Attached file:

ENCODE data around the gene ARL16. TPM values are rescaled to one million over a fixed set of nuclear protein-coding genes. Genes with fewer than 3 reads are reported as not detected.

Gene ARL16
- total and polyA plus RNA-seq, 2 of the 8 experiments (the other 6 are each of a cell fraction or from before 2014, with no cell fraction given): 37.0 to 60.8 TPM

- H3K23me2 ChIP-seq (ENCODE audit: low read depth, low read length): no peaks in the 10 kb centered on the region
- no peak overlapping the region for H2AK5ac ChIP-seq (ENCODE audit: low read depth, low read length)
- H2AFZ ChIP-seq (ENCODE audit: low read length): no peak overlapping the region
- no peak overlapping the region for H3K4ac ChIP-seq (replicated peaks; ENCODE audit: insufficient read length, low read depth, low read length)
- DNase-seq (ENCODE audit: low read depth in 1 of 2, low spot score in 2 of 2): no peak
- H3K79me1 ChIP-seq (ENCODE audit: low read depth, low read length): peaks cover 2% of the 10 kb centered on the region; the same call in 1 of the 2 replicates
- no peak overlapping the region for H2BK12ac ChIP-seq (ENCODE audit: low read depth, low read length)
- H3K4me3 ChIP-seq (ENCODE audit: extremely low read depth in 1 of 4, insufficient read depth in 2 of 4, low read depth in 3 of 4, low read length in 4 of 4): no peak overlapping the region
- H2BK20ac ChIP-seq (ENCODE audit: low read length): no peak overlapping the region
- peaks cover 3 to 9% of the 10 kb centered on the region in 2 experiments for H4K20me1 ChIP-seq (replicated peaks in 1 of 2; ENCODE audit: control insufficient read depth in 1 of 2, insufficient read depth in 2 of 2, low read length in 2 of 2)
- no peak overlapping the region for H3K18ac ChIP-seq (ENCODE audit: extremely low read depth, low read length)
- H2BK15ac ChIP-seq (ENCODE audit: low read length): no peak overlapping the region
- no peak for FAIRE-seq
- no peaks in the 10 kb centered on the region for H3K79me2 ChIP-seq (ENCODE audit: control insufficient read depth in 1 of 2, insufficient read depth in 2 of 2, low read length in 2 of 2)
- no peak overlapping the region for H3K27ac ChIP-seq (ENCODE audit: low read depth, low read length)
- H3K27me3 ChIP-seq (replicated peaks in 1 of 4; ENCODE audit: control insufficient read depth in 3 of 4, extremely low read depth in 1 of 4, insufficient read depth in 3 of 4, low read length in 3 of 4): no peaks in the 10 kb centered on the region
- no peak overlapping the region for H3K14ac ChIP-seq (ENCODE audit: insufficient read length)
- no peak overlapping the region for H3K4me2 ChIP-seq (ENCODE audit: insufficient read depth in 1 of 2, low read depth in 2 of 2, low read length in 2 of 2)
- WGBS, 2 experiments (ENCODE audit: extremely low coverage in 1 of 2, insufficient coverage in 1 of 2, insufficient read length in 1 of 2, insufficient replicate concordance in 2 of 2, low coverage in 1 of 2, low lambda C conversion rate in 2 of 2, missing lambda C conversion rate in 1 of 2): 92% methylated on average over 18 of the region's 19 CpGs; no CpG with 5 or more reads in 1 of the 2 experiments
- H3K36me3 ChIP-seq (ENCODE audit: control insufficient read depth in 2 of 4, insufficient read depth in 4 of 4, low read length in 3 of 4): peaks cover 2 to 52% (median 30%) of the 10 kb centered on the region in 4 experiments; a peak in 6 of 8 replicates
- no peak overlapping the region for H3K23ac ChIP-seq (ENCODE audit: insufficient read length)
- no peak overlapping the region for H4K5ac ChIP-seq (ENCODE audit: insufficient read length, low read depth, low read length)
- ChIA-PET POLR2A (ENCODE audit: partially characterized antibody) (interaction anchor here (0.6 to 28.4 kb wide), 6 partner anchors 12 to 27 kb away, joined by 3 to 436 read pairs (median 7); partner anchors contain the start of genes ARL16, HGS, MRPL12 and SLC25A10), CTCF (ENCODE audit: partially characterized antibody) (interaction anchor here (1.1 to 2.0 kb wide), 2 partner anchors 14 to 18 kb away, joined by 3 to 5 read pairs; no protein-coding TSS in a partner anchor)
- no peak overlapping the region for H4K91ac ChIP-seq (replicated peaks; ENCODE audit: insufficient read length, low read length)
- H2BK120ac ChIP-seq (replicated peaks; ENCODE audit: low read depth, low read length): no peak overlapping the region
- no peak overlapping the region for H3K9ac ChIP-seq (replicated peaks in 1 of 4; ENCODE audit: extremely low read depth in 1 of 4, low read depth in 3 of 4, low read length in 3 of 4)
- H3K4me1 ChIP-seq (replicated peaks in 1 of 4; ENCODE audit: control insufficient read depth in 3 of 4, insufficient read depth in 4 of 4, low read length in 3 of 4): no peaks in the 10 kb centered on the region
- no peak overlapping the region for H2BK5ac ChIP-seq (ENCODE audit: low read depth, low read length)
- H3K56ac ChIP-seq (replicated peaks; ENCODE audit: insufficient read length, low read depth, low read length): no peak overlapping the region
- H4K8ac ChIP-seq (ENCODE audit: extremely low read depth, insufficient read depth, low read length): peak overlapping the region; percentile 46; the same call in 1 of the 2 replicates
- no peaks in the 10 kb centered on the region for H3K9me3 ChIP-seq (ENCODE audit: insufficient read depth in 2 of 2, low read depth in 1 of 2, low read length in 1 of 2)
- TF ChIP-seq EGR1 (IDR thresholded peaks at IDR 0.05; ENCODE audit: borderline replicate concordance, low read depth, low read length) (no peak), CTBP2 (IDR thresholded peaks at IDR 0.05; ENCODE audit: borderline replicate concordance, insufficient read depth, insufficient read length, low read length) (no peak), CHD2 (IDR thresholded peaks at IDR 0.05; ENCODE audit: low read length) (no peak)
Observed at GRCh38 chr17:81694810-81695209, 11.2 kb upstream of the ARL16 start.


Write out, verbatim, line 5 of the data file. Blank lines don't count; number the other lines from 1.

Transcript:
- no peak overlapping the region for H2AK5ac ChIP-seq (ENCODE audit: low read depth, low read length)